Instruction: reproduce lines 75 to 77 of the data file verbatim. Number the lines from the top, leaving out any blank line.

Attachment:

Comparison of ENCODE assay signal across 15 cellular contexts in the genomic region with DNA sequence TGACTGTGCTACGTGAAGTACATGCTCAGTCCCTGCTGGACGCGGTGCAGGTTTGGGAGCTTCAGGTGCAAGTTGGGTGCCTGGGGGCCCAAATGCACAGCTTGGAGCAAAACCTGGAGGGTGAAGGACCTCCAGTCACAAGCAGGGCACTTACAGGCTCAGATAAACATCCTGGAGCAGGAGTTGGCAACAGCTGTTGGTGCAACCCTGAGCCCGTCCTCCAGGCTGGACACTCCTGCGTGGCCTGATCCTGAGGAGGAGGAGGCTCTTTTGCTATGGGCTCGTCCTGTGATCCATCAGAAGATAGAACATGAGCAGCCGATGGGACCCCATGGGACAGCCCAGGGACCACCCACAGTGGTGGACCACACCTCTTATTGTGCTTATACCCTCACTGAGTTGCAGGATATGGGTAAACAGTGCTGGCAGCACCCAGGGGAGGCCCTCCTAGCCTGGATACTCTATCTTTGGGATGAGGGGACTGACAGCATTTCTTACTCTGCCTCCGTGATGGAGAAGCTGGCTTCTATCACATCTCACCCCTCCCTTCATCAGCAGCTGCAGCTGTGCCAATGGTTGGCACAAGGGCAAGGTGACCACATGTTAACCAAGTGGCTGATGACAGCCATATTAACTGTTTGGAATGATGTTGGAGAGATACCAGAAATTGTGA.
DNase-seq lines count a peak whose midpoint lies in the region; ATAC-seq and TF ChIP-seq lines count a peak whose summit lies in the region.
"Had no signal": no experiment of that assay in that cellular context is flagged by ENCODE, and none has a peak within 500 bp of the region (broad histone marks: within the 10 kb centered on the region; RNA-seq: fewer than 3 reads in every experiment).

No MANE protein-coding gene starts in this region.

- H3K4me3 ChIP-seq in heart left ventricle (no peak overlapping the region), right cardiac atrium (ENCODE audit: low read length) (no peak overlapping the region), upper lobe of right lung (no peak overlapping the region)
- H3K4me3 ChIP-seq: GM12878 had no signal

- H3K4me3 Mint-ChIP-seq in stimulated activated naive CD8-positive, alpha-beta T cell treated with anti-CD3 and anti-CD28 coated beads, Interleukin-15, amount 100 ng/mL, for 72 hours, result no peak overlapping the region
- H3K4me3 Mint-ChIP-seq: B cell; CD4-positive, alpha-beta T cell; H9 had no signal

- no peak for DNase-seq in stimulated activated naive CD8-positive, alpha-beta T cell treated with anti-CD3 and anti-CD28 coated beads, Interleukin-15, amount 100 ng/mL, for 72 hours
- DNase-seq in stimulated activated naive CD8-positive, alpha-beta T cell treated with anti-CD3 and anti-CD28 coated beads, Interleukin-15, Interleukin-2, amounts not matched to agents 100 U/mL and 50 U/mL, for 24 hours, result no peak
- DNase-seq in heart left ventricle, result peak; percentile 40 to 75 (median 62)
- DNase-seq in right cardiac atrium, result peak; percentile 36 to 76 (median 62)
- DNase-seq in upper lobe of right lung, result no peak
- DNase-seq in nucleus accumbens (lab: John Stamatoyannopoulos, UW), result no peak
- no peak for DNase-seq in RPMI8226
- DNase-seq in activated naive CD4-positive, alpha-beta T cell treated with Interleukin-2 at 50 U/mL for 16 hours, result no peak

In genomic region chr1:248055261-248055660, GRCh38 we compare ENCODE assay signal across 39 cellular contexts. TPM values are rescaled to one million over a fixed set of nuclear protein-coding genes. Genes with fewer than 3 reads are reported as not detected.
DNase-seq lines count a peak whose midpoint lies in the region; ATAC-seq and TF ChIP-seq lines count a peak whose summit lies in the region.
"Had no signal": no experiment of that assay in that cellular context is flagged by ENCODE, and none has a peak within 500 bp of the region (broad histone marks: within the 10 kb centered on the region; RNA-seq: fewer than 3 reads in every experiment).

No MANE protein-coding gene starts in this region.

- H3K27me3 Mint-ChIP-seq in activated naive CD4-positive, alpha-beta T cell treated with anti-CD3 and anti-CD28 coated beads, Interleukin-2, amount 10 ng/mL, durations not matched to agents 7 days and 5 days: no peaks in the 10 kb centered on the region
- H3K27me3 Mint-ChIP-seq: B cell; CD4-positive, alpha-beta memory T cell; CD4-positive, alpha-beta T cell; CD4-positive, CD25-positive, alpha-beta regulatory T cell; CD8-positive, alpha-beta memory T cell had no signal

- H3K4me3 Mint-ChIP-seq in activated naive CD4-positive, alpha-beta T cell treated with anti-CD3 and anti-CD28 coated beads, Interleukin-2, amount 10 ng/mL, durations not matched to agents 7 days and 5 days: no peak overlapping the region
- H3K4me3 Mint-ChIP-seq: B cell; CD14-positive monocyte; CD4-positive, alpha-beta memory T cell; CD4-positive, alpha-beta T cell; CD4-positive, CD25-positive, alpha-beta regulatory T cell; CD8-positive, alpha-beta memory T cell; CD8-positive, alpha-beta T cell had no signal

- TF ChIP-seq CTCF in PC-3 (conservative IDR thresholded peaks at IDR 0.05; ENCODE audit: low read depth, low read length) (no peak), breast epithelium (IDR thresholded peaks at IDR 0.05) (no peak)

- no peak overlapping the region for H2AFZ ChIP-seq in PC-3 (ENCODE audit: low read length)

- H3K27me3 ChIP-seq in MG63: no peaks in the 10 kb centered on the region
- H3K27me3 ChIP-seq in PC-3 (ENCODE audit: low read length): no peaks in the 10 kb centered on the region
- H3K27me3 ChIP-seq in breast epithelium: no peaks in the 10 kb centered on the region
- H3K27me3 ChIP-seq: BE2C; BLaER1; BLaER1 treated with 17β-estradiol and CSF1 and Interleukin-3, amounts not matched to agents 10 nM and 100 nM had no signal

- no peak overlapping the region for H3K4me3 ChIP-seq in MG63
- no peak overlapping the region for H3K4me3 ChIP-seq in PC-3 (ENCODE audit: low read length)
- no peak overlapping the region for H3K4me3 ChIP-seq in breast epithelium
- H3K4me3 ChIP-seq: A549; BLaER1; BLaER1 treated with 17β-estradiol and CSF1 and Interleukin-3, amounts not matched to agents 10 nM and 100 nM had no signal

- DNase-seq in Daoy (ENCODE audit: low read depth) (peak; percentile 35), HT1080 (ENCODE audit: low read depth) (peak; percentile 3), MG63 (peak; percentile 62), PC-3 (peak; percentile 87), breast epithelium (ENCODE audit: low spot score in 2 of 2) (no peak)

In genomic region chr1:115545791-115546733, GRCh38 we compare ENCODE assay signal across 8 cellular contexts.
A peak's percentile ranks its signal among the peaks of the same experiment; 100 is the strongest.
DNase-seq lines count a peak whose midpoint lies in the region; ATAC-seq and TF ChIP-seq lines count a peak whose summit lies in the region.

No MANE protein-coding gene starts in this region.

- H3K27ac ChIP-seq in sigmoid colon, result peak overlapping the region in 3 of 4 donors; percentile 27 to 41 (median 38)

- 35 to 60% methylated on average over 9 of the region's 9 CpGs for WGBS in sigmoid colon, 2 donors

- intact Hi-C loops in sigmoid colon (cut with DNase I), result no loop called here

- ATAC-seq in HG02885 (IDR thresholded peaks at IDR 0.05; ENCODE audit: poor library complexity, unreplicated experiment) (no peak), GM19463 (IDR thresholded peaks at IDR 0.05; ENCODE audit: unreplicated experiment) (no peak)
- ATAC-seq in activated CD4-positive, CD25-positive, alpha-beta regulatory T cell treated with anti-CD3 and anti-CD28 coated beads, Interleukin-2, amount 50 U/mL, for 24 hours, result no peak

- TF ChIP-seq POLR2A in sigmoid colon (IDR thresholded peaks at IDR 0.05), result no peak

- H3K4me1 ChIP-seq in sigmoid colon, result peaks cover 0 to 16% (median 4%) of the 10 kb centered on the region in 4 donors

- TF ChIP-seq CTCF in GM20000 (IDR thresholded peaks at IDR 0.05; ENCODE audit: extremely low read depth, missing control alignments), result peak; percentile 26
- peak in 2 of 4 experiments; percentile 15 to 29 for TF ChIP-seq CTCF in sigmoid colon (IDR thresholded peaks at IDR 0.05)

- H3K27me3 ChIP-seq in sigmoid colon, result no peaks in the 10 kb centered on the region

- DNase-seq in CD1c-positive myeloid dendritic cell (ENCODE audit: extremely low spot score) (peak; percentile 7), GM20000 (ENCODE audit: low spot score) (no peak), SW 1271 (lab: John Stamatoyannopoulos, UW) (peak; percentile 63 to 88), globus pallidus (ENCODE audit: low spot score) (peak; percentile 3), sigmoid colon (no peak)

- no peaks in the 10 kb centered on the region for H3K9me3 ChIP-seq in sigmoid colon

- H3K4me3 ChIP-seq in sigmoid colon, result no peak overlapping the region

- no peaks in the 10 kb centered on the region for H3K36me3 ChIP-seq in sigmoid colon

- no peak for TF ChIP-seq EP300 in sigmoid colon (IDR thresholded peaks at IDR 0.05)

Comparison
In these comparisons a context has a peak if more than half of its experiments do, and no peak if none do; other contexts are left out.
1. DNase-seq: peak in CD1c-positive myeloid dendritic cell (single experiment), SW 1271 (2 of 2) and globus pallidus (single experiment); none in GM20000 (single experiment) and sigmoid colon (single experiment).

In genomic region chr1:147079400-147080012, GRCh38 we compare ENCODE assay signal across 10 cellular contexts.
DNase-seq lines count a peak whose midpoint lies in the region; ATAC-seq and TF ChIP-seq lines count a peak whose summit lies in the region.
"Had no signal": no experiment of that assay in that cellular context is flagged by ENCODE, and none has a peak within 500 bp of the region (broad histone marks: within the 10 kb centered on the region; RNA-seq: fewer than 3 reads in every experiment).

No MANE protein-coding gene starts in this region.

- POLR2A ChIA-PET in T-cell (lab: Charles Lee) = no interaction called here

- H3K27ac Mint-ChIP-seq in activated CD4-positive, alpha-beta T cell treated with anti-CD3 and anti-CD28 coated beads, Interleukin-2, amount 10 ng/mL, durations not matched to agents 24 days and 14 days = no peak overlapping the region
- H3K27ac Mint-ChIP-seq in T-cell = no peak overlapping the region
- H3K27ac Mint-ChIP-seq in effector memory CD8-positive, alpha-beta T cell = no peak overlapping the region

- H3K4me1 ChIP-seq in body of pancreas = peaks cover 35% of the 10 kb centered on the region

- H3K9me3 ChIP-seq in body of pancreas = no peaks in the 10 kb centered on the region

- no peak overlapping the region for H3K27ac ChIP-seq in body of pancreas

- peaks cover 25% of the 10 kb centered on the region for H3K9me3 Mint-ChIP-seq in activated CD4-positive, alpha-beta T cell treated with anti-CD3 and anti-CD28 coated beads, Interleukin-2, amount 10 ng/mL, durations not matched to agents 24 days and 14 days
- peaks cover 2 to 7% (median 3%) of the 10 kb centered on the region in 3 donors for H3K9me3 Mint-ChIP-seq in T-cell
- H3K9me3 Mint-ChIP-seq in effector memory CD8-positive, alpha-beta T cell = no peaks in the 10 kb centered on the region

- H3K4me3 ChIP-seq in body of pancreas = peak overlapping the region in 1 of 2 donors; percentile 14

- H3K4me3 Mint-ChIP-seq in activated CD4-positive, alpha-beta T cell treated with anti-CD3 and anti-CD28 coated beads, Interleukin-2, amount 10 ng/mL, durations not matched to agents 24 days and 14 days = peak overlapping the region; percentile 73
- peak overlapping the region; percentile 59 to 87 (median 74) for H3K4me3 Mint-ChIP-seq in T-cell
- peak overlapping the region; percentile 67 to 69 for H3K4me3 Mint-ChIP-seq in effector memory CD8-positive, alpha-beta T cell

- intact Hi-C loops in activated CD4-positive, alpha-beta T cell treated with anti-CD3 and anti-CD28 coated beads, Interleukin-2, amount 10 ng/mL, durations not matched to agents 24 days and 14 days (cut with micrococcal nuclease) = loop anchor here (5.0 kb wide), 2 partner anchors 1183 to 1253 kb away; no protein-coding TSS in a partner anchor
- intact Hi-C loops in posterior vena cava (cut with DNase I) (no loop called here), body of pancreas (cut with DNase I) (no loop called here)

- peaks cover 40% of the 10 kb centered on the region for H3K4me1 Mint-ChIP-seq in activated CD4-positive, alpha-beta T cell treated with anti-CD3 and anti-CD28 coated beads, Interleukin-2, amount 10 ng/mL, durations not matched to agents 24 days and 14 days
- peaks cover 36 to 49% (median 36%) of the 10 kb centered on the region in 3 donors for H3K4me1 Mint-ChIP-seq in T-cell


- peak overlapping the region; percentile 67 to 69 for H3K4me3 Mint-ChIP-seq in effector memory CD8-positive, alpha-beta T cell

- intact Hi-C loops in activated CD4-positive, alpha-beta T cell treated with anti-CD3 and anti-CD28 coated beads, Interleukin-2, amount 10 ng/mL, durations not matched to agents 24 days and 14 days (cut with micrococcal nuclease) = loop anchor here (5.0 kb wide), 2 partner anchors 1183 to 1253 kb away; no protein-coding TSS in a partner anchor
- intact Hi-C loops in posterior vena cava (cut with DNase I) (no loop called here), body of pancreas (cut with DNase I) (no loop called here)